Influence of ley duration on the yield and quality of the subsequent cereal crop (spring oats) in an organically managed long-term crop rotation experiment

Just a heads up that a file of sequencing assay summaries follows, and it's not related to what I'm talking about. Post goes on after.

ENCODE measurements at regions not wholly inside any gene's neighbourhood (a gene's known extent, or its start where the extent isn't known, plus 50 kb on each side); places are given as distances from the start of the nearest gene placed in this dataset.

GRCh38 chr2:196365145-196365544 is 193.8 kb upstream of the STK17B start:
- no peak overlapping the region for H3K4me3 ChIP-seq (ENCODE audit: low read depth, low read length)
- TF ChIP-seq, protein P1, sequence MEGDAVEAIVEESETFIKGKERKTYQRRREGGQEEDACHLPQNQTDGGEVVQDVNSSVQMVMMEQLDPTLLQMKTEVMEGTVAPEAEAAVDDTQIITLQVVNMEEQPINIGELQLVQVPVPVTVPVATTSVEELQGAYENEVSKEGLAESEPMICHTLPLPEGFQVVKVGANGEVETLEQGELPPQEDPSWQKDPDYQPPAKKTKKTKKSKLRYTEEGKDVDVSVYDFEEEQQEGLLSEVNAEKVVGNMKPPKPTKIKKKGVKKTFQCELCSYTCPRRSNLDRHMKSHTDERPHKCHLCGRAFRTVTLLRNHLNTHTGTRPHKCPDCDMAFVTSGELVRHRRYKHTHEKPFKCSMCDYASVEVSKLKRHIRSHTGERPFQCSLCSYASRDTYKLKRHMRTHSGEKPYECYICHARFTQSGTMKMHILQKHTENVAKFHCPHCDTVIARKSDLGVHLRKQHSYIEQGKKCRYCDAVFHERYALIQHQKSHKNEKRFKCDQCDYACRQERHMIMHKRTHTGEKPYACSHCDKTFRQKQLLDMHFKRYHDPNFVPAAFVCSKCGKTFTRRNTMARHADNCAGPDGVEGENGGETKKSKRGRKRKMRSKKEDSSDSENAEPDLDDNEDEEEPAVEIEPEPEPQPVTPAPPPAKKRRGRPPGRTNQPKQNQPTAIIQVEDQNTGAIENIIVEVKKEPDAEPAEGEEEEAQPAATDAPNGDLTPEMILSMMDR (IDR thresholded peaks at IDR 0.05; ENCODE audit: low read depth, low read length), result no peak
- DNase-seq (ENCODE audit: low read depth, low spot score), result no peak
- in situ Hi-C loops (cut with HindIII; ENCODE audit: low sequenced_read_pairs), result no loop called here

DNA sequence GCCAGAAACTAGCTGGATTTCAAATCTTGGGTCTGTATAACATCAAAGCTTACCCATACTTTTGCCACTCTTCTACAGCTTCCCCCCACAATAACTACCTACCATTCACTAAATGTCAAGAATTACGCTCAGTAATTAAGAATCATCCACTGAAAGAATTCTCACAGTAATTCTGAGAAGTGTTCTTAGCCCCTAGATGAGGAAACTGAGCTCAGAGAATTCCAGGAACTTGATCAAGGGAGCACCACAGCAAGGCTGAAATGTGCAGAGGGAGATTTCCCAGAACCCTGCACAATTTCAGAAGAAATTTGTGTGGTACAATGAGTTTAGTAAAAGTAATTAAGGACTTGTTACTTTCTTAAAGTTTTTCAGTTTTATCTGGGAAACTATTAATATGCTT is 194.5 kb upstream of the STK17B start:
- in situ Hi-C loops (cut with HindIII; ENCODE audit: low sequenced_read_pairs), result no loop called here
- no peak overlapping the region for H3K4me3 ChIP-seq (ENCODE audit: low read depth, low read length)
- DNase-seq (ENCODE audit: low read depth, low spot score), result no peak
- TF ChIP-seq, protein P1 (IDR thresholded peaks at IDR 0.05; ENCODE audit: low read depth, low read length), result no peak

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The ability to maintain crop yield and quality in systems based on nitrogen (N) fixed by legumes rather than from synthetic N fertilisers is fundamental to the long-term viability of organic farming. This paper reports crop yield and nitrogen uptake parameters for the first spring oat crop after grass/clover ley in organically managed ley/arable rotations to indicate the amount of fertility built-up during the ley period. The trial site, at Tulloch in North East Scotland, underwent two complete cycles of 6-year ley/arable rotations with different lengths of grazed ley (3 or 4 years). Trials were sufficiently replicated so that each course of the rotation was present in every year. The rotation containing 3 years of ley was also compared with a similar rotation at a nearby site (Woodside) with lower rainfall and soil fertility over one and a half rotational cycles. Grain yields were consistently higher at Tulloch (5.1 t ha−1 compared with 4.5 t ha−1 at Woodside) and were unaffected by the length of ley. However, grain N percentage was higher following the 4-year ley (1.38% compared with 1.30% following the 3-year ley). While yields were maintained between the first and second cycles of all the rotations, grain N percentage declined. Annual grain yields of the organically grown oats at Tulloch were not significantly different from National List/Recommended List yields in NE Scotland for oats receiving 100 kg N ha−1. Results suggest that these particular rotation designs were suitable for maintaining acceptable grain yields under organic management conditions.
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